North Dakota officials fire back over Minnesota lawmaker's capitol remarkBismarck, ND (WDAY TV) - In hopes of securing funds for a renovation of the Minnesota State Capitol, a lawmaker has blasted the looks of the North Dakota capitol. Now, many with prairie pride are challenging his declaration.
In hopes of securing funds for a renovation of the Minnesota State Capitol, a lawmaker has blasted the looks of the North Dakota capitol. Now, many with prairie pride are challenging his declaration.
It's an all-out war of words between politicians in both North Dakota and Minnesota. We went into the deep recesses of the University Archives at NDSU to look at the history of our capitol, the tallest building in North Dakota. We'll let you decide who wins.
Ron Ramsay – NDSU Architecture Professor: “Is something that is efficient and economical inherently ugly?”
After a fire in December 1930, a new state capitol was needed in Bismarck. In the midst of the Great Depression, NDSU architecture professor Ron Ramsay says designers needed to be frugal.
Ron Ramsay: “It was a product of enormous economic difficulty. In effect it was a state stimulus package. It put people to work during the depression.”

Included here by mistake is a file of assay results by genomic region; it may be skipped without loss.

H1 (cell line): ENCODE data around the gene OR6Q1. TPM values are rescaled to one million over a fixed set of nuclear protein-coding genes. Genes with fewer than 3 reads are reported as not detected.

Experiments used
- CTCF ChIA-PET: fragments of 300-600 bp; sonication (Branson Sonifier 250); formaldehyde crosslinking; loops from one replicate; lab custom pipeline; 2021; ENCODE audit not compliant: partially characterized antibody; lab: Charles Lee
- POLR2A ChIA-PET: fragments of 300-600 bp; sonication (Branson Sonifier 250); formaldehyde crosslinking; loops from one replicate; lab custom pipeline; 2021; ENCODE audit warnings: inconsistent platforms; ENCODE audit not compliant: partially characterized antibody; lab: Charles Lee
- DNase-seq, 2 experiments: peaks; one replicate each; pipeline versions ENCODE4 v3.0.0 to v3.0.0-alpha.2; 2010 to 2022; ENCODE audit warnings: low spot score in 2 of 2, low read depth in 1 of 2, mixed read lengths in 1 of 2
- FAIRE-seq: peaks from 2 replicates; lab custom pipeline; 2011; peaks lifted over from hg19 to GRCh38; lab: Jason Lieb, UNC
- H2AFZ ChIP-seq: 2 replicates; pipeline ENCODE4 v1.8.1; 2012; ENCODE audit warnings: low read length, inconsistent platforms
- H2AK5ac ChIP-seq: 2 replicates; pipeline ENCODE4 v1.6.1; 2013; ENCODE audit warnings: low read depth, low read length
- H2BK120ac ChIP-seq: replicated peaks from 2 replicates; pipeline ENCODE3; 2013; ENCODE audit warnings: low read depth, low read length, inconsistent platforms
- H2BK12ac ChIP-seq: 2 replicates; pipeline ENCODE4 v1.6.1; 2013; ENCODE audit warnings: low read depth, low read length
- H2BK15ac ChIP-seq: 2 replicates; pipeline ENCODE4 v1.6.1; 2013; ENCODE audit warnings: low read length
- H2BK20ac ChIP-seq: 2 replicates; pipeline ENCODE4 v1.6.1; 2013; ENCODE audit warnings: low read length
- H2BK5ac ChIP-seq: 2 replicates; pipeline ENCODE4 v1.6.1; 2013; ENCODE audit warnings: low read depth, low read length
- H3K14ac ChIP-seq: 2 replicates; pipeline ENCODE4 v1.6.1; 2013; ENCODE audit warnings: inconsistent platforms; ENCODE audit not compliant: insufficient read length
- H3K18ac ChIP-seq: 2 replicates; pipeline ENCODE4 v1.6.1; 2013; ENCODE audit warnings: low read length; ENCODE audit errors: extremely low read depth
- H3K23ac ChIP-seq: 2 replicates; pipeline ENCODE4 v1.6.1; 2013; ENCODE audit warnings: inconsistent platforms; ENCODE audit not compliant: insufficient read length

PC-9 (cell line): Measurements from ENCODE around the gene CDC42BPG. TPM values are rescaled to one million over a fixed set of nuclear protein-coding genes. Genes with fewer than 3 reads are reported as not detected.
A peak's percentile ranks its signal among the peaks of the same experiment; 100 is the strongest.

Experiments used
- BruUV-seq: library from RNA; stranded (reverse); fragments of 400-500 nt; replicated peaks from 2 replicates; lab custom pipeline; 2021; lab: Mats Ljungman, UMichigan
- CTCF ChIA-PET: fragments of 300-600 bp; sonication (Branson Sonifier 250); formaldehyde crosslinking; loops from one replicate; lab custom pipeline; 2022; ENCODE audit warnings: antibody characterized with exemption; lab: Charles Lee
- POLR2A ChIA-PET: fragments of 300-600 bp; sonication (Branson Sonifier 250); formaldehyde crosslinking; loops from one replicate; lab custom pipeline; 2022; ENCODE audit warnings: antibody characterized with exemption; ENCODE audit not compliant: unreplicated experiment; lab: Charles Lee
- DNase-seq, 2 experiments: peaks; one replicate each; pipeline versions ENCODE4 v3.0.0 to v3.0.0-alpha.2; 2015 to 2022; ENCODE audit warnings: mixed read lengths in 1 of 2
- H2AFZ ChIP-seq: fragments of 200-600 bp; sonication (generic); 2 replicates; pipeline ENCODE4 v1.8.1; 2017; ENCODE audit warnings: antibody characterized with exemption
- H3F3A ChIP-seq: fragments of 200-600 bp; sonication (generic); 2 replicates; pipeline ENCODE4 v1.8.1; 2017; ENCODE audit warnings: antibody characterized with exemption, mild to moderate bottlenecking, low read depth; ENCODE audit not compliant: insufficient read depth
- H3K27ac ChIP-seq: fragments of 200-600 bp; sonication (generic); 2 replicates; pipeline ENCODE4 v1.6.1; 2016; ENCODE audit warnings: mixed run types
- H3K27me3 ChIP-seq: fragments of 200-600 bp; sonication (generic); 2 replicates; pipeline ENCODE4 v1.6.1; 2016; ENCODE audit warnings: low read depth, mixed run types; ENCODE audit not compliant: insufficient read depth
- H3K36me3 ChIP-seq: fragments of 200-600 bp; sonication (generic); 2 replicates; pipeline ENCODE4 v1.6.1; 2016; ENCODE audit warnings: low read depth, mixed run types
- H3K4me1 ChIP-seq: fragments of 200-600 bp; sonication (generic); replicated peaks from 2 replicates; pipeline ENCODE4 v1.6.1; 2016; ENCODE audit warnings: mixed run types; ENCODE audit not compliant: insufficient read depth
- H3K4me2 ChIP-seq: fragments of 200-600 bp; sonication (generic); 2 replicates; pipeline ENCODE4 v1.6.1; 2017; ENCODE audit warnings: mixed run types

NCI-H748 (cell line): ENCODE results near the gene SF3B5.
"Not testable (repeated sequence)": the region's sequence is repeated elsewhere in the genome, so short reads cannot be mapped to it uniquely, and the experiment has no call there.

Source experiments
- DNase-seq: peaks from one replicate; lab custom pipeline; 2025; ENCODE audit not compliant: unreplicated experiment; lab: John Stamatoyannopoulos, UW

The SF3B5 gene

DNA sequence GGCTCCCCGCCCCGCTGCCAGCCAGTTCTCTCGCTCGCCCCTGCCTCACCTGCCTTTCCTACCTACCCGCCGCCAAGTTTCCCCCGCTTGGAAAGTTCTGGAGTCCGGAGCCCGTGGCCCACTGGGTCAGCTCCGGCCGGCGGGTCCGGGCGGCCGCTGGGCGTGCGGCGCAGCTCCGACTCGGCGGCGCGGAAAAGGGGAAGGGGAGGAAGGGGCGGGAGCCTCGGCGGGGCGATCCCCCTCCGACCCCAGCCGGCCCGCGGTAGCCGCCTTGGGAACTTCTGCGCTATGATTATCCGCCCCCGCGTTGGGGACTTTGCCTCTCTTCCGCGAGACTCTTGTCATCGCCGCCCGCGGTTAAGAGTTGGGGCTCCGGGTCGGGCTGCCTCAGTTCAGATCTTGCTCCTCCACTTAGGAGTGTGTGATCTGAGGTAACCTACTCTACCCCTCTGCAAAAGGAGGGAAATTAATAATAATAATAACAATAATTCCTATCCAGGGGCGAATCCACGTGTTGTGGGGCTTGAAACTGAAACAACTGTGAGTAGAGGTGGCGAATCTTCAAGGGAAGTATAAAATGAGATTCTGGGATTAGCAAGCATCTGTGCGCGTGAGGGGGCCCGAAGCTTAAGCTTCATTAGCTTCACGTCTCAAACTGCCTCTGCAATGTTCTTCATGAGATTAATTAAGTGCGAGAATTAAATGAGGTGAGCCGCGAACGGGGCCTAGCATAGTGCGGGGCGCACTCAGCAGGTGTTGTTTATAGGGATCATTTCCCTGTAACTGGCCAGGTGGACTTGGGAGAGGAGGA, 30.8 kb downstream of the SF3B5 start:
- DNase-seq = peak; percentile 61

Standing 19 stories tall, the state capitol in Bismarck is in fact one of a kind. There are two other skyscraper-like capitols - one in Nebraska, the other in Louisiana - but is the only one not symmetrical.
Ron Ramsay: “It does look a little bit like an office building, because after all, that's what government is.”
The history doesn't matter to all. Minnesota Republican House Majority Leader Matt Dean called it "embarrassing" and likened it to an insurance building. Not pleased with the comments, North Dakota state officials are firing back.
Al Jaeger – ND Secretary of State: “I had to wonder, has this individual ever visited North Dakota? Has he ever really seen our capitol?”
Ron Ramsay: “Architecture students today are interested and being green and lean certification, and I think in some ways, the North Dakota saw some of that, doing as much as you could with limited resources.”
That $221 million project to renovate Minnesota's State Capitol failed on Thursday. The Minnesota House needed 81 votes. It got 80.